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Proc Natl Acad Sci U S A. 2015 Nov 24;112(47):14658-63. doi: 10.1073/pnas.1514867112. Epub 2015 Nov 9.

Polymorphisms of large effect explain the majority of the host genetic contribution to variation of HIV-1 virus load.

Author information

1
Global Health Institute, School of Life Sciences, École Polytechnique Fédérale de Lausanne, 1015 Lausanne, Switzerland; Swiss Institute of Bioinformatics, 1015 Lausanne, Switzerland;
2
Laboratoire Génomique, Bioinformatique, et Applications, EA4627, Chaire de Bioinformatique, Conservatoire National des Arts et Métiers, 75003 Paris, France; ANRS Genomic Group (French Agency for Research on AIDS and Hepatitis), 75013 Paris, France;
3
Evolutionary Immunogenomics, Department of Evolutionary Ecology, Max Planck Institute for Evolutionary Biology, 24306 Ploen, Germany;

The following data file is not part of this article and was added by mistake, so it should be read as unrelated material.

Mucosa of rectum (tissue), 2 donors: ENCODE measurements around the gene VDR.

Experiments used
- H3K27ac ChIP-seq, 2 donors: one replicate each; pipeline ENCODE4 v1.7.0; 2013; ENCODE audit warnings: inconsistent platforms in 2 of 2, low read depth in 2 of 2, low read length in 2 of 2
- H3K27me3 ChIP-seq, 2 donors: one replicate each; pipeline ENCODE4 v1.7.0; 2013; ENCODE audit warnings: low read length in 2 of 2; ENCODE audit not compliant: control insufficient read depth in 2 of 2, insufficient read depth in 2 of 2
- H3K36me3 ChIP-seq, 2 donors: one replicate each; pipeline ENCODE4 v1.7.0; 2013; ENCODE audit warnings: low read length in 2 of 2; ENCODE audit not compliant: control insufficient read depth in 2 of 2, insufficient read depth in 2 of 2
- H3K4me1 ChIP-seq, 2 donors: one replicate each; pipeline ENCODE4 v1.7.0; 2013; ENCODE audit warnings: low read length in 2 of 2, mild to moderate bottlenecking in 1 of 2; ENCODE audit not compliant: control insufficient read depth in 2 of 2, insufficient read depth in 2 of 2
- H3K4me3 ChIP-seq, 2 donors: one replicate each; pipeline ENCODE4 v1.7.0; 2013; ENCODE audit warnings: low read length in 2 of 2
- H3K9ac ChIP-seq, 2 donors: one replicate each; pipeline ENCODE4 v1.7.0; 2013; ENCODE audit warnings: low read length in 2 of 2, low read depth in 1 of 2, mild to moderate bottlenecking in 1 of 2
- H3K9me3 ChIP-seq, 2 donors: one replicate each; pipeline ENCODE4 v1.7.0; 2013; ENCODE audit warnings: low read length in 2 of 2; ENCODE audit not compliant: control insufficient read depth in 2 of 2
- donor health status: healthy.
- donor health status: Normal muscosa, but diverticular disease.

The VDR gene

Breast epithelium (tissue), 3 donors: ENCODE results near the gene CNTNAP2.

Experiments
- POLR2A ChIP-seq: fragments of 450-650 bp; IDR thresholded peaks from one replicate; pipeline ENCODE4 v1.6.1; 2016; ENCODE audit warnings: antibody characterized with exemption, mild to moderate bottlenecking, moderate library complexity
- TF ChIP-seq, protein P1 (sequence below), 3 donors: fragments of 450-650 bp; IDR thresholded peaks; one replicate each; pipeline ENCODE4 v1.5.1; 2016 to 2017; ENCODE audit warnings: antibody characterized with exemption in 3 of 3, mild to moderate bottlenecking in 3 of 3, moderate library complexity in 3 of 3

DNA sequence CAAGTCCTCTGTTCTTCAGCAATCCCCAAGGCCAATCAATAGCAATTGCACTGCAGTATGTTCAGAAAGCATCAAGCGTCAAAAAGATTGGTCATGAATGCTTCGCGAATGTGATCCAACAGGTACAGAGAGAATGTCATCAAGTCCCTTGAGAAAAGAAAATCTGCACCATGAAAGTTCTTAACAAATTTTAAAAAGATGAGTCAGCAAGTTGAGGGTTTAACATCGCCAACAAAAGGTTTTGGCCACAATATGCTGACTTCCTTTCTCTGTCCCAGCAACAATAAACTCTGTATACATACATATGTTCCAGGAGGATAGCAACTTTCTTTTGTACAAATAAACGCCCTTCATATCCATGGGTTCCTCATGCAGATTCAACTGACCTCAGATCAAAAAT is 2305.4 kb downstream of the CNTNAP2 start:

4
Harvard-MIT Division of Health Sciences and Technology and Harvard Medical School, Harvard University, Boston, MA 02115; Division of Genetics and Rheumatology, Department of Medicine, Brigham and Women's Hospital, Boston, MA 02115; Program in Medical and Population Genetics, Broad Institute of MIT and Harvard, Cambridge, MA 02142;
5
Ragon Institute of Massachusetts General Hospital, Massachusetts Institute of Technology, and Harvard, Boston, MA 02129;
6
Bridge HIV-1, San Francisco Department of Public Health, San Francisco, CA 94102;
7
Ragon Institute of Massachusetts General Hospital, Massachusetts Institute of Technology, and Harvard, Boston, MA 02129; Cancer and Inflammation Program, Laboratory of Experimental Immunology, Leidos Biomedical Research, Inc., Frederick National Laboratory for Cancer Research, Frederick, MD 21702;
8
Department of Surgery, Medicine, Dentistry and Morphological Sciences, University of Modena and Reggio Emilia School of Medicine, 41121 Modena, Italy;
9
AIDS Research Institute IrsiCaixa, Institut d'Investigació en Ciències de la Salut Germans Trias i Pujol, Universitat Autònoma de Barcelona, 08916 Badalona, Spain;